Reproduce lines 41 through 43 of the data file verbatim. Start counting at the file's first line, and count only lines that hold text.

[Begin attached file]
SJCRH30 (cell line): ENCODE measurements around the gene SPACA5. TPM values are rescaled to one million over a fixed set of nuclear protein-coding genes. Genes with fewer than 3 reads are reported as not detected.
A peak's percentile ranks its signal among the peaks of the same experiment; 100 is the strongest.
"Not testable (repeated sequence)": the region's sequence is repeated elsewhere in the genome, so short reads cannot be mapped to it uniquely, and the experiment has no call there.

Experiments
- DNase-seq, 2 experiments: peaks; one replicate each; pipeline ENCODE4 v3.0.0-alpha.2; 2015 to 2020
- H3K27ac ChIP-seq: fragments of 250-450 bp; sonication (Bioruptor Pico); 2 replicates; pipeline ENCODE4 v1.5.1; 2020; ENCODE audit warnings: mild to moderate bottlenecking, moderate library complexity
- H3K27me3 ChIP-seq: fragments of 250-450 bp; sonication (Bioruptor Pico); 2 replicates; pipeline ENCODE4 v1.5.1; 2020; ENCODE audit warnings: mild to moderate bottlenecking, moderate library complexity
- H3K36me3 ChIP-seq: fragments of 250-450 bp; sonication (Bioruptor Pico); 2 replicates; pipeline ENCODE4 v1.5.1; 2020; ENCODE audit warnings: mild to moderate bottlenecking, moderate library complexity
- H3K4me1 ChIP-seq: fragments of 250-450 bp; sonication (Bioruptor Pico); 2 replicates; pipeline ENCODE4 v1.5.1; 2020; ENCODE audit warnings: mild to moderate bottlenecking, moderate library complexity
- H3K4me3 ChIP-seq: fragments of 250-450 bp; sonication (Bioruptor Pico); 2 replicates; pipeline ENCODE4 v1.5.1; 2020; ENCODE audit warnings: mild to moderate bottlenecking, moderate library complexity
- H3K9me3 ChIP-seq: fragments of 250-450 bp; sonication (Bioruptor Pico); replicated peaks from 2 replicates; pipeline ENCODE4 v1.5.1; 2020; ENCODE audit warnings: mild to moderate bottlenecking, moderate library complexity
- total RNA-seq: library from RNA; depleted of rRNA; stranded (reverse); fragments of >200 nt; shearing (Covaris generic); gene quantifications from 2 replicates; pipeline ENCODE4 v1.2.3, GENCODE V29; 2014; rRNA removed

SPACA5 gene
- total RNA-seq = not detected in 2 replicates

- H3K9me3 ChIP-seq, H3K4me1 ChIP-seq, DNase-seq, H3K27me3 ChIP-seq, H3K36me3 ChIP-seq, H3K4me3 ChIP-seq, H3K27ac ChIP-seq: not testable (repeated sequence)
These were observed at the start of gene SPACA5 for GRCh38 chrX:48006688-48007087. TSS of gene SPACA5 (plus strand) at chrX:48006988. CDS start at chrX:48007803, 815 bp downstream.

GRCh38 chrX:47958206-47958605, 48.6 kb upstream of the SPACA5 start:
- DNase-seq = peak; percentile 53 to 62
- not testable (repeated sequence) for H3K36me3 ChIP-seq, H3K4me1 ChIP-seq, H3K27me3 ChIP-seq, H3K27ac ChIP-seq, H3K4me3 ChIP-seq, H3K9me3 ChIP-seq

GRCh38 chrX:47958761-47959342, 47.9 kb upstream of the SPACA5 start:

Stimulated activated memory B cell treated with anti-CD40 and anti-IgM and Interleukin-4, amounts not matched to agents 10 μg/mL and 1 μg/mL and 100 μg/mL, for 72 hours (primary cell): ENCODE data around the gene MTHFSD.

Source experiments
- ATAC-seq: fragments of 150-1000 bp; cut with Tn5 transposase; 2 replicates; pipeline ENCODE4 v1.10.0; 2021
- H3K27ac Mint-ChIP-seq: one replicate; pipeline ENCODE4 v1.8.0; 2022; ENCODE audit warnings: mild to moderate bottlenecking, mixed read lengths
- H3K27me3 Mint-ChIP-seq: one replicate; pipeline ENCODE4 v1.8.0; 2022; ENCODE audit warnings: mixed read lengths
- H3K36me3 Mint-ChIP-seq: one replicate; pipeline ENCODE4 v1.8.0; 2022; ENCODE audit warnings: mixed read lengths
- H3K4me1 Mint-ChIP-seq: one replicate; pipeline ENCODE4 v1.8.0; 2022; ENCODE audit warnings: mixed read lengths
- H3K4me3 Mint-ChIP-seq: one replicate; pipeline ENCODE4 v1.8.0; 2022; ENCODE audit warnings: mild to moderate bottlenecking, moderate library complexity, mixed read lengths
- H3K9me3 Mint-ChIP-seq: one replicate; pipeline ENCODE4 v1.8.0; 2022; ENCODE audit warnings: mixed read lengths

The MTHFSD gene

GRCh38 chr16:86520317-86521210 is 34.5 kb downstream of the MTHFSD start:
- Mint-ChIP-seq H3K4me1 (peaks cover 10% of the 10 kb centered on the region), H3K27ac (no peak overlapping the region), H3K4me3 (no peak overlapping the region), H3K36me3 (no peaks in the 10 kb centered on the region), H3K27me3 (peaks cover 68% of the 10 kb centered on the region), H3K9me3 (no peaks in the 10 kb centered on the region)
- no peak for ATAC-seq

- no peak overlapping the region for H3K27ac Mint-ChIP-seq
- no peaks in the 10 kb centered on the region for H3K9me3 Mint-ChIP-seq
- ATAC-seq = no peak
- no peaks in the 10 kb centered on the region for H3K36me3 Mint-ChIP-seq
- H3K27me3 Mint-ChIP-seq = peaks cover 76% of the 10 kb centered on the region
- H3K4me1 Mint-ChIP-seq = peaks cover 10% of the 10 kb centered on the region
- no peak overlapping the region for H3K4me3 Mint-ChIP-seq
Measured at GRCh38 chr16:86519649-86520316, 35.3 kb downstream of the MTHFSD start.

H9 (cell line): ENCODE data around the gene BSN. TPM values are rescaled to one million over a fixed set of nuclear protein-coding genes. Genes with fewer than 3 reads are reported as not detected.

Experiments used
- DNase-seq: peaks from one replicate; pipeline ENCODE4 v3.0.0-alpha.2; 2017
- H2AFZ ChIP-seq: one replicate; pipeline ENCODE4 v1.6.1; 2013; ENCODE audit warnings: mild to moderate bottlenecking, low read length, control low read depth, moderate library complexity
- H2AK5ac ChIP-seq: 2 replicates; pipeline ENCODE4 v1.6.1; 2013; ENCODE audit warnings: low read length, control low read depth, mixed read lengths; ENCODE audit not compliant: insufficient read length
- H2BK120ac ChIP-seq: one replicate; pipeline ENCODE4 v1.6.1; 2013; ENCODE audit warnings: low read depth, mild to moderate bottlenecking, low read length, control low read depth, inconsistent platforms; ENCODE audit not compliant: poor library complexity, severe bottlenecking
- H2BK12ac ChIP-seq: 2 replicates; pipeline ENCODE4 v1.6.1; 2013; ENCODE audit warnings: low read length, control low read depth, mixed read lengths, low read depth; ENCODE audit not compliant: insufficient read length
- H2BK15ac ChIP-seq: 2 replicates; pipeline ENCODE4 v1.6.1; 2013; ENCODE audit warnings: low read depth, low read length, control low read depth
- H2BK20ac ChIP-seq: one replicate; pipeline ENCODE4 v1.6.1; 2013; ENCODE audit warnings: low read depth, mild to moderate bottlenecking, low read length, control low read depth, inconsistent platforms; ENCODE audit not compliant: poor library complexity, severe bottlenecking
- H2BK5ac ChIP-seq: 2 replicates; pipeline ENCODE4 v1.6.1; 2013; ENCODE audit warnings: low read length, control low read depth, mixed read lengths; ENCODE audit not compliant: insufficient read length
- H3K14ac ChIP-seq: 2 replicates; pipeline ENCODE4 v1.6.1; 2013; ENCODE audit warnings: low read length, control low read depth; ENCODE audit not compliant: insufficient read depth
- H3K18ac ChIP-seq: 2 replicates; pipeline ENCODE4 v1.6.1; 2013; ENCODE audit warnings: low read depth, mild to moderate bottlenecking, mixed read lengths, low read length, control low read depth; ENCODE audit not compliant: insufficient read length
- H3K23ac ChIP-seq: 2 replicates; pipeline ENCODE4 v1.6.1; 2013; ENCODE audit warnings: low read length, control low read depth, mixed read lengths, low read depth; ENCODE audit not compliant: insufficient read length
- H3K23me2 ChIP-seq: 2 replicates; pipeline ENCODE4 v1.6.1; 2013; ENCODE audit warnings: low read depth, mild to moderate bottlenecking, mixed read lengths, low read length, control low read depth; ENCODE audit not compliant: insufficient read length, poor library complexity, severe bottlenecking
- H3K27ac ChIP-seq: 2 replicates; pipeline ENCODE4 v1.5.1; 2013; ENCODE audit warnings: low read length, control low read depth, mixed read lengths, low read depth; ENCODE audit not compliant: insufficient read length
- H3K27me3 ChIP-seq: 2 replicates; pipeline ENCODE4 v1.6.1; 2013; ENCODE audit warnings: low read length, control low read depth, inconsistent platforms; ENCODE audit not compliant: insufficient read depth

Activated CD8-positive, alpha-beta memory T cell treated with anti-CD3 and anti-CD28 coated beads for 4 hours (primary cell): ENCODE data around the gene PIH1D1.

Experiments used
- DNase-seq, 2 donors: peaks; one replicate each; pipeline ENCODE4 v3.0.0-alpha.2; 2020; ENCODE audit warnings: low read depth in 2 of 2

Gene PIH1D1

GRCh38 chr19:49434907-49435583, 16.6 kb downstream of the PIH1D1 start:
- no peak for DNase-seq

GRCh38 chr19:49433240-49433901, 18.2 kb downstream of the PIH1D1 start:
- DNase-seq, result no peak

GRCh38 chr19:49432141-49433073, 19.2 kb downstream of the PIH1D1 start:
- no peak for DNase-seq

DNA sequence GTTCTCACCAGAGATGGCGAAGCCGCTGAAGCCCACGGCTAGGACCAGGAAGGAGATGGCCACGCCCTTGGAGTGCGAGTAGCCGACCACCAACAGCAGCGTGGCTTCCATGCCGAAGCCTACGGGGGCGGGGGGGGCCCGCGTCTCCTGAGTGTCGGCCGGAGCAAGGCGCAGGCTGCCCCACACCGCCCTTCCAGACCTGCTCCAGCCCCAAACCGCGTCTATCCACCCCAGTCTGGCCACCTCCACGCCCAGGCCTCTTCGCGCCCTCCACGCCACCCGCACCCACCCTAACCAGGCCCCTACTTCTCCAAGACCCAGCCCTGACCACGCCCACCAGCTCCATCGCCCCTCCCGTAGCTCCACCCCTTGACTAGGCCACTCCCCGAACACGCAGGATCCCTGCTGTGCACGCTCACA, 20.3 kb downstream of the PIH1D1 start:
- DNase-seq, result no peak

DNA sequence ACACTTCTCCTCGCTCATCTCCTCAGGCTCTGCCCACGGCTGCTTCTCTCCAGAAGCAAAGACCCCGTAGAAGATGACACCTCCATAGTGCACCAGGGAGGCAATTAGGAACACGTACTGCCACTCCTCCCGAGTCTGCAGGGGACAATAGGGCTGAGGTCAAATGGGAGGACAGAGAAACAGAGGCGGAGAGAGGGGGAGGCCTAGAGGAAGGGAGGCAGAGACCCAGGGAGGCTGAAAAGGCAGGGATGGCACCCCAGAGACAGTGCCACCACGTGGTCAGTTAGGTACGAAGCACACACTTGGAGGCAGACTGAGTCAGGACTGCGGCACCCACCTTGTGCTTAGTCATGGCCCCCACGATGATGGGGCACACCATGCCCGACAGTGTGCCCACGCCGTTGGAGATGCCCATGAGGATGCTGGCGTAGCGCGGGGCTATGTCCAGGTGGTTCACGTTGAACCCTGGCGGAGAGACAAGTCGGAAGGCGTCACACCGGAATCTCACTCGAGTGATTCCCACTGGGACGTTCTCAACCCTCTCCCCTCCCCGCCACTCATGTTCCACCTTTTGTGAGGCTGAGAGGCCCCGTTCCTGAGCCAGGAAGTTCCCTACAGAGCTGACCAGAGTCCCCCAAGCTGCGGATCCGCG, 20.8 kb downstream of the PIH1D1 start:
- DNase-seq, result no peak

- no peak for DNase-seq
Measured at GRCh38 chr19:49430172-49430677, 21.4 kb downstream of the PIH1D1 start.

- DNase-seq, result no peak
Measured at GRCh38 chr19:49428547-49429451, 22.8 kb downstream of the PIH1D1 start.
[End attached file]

Measured at GRCh38 chr16:86519649-86520316, 35.3 kb downstream of the MTHFSD start.

H9 (cell line): ENCODE data around the gene BSN. TPM values are rescaled to one million over a fixed set of nuclear protein-coding genes. Genes with fewer than 3 reads are reported as not detected.

Experiments used